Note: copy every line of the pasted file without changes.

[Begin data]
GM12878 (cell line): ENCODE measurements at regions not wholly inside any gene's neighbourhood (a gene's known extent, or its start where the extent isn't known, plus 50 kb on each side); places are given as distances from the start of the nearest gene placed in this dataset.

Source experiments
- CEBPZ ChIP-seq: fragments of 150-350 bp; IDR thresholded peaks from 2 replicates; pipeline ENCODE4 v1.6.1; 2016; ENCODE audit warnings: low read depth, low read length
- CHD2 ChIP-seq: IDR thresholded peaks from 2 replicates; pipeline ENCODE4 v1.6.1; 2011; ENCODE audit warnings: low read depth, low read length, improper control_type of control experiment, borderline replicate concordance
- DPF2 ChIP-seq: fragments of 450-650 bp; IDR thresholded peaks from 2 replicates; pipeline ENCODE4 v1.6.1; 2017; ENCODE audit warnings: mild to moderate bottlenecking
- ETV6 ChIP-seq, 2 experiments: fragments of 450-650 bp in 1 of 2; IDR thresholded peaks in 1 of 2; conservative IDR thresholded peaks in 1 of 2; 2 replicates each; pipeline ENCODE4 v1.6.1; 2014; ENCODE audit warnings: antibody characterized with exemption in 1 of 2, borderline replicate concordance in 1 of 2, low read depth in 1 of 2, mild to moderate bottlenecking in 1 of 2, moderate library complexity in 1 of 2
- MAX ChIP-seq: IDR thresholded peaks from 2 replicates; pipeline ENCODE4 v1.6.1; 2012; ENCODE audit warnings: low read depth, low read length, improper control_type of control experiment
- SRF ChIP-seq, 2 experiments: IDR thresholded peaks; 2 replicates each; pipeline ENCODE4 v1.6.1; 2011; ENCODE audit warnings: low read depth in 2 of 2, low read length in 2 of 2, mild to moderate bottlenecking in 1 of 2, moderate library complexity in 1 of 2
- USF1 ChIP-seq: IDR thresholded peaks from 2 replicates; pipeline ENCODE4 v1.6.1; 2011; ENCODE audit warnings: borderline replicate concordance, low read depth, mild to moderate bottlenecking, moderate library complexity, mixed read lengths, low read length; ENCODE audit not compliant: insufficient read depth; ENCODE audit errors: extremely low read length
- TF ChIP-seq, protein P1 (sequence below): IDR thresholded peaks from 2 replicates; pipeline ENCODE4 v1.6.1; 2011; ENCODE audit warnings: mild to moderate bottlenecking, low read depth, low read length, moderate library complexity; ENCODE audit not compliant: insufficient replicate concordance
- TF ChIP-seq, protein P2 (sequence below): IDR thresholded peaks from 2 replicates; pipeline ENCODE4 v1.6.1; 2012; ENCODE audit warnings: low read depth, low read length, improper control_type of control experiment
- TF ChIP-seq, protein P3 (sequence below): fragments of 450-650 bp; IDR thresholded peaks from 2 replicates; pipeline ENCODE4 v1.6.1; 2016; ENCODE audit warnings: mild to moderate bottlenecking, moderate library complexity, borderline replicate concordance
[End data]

GM12878 (cell line): ENCODE measurements at regions not wholly inside any gene's neighbourhood (a gene's known extent, or its start where the extent isn't known, plus 50 kb on each side); places are given as distances from the start of the nearest gene placed in this dataset.

Source experiments
- CEBPZ ChIP-seq: fragments of 150-350 bp; IDR thresholded peaks from 2 replicates; pipeline ENCODE4 v1.6.1; 2016; ENCODE audit warnings: low read depth, low read length
- CHD2 ChIP-seq: IDR thresholded peaks from 2 replicates; pipeline ENCODE4 v1.6.1; 2011; ENCODE audit warnings: low read depth, low read length, improper control_type of control experiment, borderline replicate concordance
- DPF2 ChIP-seq: fragments of 450-650 bp; IDR thresholded peaks from 2 replicates; pipeline ENCODE4 v1.6.1; 2017; ENCODE audit warnings: mild to moderate bottlenecking
- ETV6 ChIP-seq, 2 experiments: fragments of 450-650 bp in 1 of 2; IDR thresholded peaks in 1 of 2; conservative IDR thresholded peaks in 1 of 2; 2 replicates each; pipeline ENCODE4 v1.6.1; 2014; ENCODE audit warnings: antibody characterized with exemption in 1 of 2, borderline replicate concordance in 1 of 2, low read depth in 1 of 2, mild to moderate bottlenecking in 1 of 2, moderate library complexity in 1 of 2
- MAX ChIP-seq: IDR thresholded peaks from 2 replicates; pipeline ENCODE4 v1.6.1; 2012; ENCODE audit warnings: low read depth, low read length, improper control_type of control experiment
- SRF ChIP-seq, 2 experiments: IDR thresholded peaks; 2 replicates each; pipeline ENCODE4 v1.6.1; 2011; ENCODE audit warnings: low read depth in 2 of 2, low read length in 2 of 2, mild to moderate bottlenecking in 1 of 2, moderate library complexity in 1 of 2
- USF1 ChIP-seq: IDR thresholded peaks from 2 replicates; pipeline ENCODE4 v1.6.1; 2011; ENCODE audit warnings: borderline replicate concordance, low read depth, mild to moderate bottlenecking, moderate library complexity, mixed read lengths, low read length; ENCODE audit not compliant: insufficient read depth; ENCODE audit errors: extremely low read length
- TF ChIP-seq, protein P1 (sequence below): IDR thresholded peaks from 2 replicates; pipeline ENCODE4 v1.6.1; 2011; ENCODE audit warnings: mild to moderate bottlenecking, low read depth, low read length, moderate library complexity; ENCODE audit not compliant: insufficient replicate concordance
- TF ChIP-seq, protein P2 (sequence below): IDR thresholded peaks from 2 replicates; pipeline ENCODE4 v1.6.1; 2012; ENCODE audit warnings: low read depth, low read length, improper control_type of control experiment
- TF ChIP-seq, protein P3 (sequence below): fragments of 450-650 bp; IDR thresholded peaks from 2 replicates; pipeline ENCODE4 v1.6.1; 2016; ENCODE audit warnings: mild to moderate bottlenecking, moderate library complexity, borderline replicate concordance